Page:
Learn more in this interview about “transparent customers” as wishful thinking of insurance companies, about things typical German and how the journey into digitization can be a good one.
Hello, Dr. Bäte. Great to see you here at CeBIT and that you’re working together with us on opening up digitization for businesses. Does shaping this transformation constitute an opportunity or more of a risk for your business?
I believe it’s a huge opportunity. Because for one, our customers gain added value. Everything that does nothing but cost money, that eats up money - and in some cases it’s a lot - well that disappears. And we have time to focus on advising customers and on really hedging risks rather than managing how we hedge risks.
And then, we can put together entirely new services, for instance team up with you to provide information. After all, we not only want to assess and quantify risks and then settle any claims, we also want to prevent risks. That means we can develop early-warning systems. So it becomes much, much more exciting.
And third, our employees are much more enthusiastic because they spend more time on the actual business instead of administration.
Big data now has negative connotations with many customers. They’re scared of becoming transparent. They’re scared that everything is becoming transparent. How do you reply to customers when it comes to the notion of the “glass customer”? How as a Group do you define digital responsibility with data?
Well, first of all, let me say that I do understand. I for one am very skeptical because I know from personal experience that all kinds of companies - from Facebook to Google - know a lot about me without my knowing what they know about me. That has to change in future. And it not only applies to insurance companies, it actually applies to all major players.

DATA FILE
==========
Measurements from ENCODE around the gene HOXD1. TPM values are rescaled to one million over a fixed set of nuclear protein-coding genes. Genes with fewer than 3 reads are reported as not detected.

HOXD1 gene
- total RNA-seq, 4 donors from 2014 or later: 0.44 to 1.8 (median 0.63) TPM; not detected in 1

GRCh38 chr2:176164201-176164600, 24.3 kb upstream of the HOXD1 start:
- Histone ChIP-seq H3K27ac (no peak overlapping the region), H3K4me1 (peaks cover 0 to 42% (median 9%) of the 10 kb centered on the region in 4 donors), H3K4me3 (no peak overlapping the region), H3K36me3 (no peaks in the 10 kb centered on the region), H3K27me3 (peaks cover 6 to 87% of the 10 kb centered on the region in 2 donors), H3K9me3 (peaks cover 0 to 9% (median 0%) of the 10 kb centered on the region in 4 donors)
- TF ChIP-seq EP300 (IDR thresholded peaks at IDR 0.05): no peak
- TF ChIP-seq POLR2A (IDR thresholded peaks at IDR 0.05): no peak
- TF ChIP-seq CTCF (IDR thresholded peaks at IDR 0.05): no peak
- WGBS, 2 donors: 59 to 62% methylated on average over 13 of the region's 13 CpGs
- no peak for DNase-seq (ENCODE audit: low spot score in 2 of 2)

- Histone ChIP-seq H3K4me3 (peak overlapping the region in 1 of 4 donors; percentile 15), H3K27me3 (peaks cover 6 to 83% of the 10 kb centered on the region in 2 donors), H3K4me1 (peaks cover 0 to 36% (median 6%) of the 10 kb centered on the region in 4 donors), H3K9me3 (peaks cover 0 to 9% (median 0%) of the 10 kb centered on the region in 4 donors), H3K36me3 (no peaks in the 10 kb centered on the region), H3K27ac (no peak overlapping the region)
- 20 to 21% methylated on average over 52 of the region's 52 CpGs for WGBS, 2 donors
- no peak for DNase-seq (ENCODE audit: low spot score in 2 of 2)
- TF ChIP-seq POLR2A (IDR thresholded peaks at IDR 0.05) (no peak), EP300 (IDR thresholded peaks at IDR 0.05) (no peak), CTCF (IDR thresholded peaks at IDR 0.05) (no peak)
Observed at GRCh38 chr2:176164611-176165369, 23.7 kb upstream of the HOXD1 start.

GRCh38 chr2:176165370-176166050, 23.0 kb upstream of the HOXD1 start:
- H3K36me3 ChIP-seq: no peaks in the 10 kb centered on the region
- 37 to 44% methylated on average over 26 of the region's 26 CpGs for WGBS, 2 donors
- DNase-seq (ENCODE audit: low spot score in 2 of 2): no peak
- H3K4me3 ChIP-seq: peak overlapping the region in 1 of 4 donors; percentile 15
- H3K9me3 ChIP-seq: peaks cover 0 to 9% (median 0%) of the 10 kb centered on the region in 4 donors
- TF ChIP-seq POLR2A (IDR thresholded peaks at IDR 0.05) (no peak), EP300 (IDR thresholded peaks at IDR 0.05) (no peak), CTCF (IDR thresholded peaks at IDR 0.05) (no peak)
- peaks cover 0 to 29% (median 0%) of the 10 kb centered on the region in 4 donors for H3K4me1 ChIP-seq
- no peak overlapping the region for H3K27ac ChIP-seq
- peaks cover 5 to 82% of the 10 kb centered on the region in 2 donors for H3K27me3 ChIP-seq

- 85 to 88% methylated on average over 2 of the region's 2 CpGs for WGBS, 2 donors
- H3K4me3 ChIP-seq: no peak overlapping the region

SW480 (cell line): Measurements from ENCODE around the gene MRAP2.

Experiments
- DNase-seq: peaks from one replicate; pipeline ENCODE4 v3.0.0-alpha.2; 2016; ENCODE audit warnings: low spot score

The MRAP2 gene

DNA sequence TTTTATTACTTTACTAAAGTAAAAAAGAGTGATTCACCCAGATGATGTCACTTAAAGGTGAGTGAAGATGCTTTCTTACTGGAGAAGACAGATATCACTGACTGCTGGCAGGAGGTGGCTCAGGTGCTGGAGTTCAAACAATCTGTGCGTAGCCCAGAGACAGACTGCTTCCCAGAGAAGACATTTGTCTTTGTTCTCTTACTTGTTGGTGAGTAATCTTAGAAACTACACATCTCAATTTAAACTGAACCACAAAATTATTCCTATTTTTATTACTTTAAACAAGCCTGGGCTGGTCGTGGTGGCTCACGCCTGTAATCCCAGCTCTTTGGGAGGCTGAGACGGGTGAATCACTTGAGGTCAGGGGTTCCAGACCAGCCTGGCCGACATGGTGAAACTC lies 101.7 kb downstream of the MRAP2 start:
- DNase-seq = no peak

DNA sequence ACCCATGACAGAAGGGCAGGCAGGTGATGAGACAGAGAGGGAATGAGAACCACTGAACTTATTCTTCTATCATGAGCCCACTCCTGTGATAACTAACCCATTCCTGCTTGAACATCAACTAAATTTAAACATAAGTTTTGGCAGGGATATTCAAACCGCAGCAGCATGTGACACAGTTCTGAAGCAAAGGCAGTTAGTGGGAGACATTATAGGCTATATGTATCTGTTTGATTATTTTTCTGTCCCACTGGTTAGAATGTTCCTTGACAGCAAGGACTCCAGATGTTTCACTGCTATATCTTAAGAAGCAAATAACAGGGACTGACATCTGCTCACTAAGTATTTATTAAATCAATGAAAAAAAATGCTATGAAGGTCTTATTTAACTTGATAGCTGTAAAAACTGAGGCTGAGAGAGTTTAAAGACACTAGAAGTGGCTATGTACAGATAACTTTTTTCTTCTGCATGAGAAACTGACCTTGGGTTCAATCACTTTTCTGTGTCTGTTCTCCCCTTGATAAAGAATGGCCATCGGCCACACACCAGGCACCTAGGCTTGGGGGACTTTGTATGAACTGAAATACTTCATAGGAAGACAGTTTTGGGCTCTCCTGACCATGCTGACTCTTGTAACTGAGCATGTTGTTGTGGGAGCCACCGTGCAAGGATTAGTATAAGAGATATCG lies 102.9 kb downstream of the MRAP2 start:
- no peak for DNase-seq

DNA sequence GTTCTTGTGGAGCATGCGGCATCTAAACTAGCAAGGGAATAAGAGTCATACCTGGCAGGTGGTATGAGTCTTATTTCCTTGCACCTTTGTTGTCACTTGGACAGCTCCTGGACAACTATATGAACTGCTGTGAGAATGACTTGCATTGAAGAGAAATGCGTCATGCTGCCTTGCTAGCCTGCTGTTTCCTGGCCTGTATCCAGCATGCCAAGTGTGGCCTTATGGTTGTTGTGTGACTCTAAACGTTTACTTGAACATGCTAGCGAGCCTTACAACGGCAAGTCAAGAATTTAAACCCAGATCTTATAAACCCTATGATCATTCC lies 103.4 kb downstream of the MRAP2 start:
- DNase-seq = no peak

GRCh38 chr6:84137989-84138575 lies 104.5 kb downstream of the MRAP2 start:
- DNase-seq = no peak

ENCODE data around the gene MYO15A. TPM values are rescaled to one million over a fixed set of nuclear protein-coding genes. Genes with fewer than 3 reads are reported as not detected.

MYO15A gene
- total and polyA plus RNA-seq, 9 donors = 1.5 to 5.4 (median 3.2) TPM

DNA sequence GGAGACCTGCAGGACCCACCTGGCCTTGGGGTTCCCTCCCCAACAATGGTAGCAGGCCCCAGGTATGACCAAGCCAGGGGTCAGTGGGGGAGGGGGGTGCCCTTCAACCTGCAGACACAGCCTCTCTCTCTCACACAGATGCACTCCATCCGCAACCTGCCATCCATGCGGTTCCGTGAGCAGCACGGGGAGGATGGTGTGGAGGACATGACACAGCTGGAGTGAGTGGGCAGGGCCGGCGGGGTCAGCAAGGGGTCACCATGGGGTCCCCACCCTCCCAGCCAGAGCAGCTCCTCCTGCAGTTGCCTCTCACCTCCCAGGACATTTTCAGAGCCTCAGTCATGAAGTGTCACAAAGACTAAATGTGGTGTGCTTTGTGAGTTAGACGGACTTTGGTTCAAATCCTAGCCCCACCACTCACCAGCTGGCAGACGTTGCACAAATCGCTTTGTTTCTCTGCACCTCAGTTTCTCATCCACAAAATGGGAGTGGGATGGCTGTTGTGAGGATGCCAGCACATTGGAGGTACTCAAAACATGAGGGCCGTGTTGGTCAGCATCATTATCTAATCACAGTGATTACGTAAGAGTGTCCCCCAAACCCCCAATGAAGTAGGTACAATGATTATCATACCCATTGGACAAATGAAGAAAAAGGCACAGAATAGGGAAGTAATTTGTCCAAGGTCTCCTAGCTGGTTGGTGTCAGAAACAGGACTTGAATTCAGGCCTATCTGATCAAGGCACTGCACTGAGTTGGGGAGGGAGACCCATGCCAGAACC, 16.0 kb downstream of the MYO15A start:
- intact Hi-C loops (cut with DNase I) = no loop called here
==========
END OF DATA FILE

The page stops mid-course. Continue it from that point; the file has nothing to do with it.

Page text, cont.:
So I understand people’s concerns when they wonder what’s actually going on. We have a very special task; because people trust us. In Germany almost one in four people is a customer of ours. They have to rely on the fact that we will only use their data in the way we’re allowed to and in the way they want us to. Our guiding principle is that we only use customer data in the way customers explicitly allow us to - as part of a statutory or personal mandate -, and that won’t change.
One last question: Business leaders like you, like me - what would you say are the three main digitization topics that we also have to get across to our employees and customers? What responsibility do we have to assume?
The first thing to say is that it isn’t a threat, but an opportunity. Many people’s initial response is one of fear. I believe that’s a typically German phenomenon if I may put it that way: first we worry, and then we see the opportunities.
And then, we must invest in expertise. Many people don’t even know when they trot out the word digitization what it actually means. Starting with me for one. You need to keep learning all the time.
And third, you need to do it in a practical way, in other words use simple, straightforward topics to show that afterwards it’s better than it used to be. If you manage to do that, the rest will be plain sailing.
Many thanks for joining us here today at CeBIT.
The pleasure was all mine!